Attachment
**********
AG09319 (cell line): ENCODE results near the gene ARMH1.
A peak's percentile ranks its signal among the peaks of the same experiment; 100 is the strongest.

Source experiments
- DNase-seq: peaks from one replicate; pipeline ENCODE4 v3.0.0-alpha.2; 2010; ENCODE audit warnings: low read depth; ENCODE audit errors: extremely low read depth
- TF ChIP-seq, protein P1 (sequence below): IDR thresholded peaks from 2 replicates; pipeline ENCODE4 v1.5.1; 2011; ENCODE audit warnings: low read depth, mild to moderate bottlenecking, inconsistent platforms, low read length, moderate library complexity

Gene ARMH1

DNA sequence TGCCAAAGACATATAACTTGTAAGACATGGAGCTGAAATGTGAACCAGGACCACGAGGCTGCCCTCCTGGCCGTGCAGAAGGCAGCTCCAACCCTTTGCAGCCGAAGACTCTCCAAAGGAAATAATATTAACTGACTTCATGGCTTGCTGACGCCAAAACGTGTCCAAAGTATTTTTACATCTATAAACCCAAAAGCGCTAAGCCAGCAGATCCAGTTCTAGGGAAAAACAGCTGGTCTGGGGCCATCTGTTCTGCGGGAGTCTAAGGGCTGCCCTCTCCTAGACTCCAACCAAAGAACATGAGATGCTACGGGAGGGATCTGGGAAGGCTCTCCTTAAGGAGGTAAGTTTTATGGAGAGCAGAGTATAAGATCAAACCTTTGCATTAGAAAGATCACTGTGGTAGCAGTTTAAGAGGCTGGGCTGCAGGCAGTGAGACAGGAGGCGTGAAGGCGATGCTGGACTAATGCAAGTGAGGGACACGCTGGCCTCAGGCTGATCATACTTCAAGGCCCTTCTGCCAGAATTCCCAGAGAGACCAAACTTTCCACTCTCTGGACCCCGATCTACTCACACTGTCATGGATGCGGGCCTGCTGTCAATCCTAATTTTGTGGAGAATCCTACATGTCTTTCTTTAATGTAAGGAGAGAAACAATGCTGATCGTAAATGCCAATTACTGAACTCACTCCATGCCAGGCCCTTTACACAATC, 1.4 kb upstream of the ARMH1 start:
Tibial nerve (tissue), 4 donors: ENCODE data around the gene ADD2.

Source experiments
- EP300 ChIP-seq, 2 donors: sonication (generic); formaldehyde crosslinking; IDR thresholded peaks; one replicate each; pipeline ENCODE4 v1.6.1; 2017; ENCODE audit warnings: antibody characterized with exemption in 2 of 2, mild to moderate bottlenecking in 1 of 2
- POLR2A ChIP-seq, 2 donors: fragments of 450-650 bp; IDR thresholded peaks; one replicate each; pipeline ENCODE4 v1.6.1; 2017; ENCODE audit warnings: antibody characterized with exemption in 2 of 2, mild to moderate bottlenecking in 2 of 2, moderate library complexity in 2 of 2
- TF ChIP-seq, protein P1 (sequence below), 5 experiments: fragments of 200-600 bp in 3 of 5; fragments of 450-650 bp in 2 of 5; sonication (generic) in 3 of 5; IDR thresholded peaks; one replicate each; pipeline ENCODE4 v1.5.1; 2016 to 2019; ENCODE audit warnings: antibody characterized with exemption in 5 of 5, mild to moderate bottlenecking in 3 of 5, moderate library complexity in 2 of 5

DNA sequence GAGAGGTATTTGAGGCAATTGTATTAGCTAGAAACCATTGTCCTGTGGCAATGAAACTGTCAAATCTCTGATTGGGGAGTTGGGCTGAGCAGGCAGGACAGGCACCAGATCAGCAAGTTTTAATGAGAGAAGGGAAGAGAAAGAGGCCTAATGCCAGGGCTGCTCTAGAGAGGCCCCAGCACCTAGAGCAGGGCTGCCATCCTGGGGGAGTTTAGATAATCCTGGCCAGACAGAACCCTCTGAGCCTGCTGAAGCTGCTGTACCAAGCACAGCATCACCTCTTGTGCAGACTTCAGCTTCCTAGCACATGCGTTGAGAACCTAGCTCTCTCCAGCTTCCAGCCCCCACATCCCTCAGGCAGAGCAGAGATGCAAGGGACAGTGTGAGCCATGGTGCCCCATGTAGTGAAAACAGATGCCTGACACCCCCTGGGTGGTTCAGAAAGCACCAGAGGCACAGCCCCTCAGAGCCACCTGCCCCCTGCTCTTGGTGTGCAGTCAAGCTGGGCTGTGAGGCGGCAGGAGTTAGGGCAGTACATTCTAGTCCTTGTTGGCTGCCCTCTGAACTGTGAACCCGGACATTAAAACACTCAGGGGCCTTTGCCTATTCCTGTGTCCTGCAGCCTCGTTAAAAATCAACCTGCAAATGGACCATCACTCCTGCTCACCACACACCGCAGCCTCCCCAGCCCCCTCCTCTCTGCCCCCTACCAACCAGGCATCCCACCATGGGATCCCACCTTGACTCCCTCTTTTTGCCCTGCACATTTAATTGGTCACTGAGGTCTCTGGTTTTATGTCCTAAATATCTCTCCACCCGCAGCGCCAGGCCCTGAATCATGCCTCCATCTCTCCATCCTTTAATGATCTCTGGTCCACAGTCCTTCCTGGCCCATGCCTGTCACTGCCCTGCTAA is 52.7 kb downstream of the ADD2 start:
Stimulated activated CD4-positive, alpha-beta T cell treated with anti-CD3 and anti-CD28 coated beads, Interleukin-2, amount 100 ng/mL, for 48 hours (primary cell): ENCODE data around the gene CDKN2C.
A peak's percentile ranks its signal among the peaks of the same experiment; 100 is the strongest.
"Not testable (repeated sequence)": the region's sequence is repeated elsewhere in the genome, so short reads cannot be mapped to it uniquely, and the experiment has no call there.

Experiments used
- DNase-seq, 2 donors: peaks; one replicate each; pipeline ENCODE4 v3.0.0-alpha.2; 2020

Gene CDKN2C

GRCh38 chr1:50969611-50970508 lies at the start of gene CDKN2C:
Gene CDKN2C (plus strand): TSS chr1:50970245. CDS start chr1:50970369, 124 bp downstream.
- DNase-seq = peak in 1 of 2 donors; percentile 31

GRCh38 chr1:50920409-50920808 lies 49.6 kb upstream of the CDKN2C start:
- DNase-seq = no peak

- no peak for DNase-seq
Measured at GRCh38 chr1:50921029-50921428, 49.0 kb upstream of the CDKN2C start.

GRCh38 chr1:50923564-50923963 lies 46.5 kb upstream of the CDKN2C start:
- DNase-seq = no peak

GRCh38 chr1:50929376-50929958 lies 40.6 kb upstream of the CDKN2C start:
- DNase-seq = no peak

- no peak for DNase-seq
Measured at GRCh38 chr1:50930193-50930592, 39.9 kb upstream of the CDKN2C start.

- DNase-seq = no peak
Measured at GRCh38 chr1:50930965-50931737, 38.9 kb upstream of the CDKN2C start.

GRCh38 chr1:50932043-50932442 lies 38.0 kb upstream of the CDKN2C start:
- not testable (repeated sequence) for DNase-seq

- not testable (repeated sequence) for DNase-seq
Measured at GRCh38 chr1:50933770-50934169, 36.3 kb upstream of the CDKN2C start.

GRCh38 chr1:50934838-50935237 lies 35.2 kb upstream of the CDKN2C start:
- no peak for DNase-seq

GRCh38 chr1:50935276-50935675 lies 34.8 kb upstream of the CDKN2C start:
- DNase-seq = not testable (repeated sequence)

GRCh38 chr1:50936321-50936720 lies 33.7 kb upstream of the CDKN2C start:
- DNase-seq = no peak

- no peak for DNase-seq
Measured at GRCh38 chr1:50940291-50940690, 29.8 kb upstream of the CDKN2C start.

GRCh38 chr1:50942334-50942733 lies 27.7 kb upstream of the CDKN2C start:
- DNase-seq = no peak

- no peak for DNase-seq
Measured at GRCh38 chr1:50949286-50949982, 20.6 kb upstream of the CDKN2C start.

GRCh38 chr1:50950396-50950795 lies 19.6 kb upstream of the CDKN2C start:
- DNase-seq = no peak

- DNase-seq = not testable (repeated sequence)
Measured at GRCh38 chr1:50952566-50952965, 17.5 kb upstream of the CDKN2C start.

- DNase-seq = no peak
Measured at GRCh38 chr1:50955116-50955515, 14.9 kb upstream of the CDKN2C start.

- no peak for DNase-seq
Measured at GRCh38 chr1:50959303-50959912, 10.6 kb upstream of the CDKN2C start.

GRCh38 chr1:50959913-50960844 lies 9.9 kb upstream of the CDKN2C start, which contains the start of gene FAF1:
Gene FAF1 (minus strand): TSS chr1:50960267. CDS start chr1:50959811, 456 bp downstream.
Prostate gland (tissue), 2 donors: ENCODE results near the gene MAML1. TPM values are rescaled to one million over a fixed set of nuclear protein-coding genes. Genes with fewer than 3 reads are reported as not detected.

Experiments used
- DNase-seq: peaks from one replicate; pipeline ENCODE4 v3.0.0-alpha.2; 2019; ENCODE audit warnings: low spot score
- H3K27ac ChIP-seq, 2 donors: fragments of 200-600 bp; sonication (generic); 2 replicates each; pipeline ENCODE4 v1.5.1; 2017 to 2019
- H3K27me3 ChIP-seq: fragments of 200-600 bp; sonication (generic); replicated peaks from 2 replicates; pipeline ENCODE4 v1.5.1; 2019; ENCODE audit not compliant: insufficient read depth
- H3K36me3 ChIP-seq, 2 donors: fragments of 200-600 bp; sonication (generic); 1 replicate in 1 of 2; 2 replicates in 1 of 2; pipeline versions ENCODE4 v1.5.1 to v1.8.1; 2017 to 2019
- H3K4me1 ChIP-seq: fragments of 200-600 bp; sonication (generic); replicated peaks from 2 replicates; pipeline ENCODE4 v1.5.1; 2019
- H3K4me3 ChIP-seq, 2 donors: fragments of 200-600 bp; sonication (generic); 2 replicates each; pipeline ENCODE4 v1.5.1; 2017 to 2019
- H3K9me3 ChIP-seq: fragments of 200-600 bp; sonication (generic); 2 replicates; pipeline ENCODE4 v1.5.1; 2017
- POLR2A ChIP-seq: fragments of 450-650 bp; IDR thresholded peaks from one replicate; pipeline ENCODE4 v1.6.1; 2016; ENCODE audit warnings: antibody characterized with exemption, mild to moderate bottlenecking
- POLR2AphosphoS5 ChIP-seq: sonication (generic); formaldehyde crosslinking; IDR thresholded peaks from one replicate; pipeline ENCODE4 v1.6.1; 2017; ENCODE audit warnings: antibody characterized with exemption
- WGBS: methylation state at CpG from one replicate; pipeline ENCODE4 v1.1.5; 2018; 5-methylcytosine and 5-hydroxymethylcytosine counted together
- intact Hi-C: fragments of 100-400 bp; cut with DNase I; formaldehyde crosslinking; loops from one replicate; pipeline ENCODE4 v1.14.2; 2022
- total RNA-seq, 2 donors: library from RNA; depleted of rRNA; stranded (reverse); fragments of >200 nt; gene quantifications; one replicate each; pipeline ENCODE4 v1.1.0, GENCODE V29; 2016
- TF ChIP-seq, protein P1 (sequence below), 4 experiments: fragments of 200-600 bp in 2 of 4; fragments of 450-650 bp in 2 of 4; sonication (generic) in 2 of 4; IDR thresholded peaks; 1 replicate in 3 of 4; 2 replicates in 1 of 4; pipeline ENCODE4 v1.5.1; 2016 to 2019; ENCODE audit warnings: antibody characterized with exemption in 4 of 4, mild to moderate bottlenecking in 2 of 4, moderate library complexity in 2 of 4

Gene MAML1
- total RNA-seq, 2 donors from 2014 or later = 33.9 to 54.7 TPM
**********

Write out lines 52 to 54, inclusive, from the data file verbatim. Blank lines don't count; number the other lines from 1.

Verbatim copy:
- DNase-seq = no peak

- DNase-seq = not testable (repeated sequence)
Measured at GRCh38 chr1:50952566-50952965, 17.5 kb upstream of the CDKN2C start.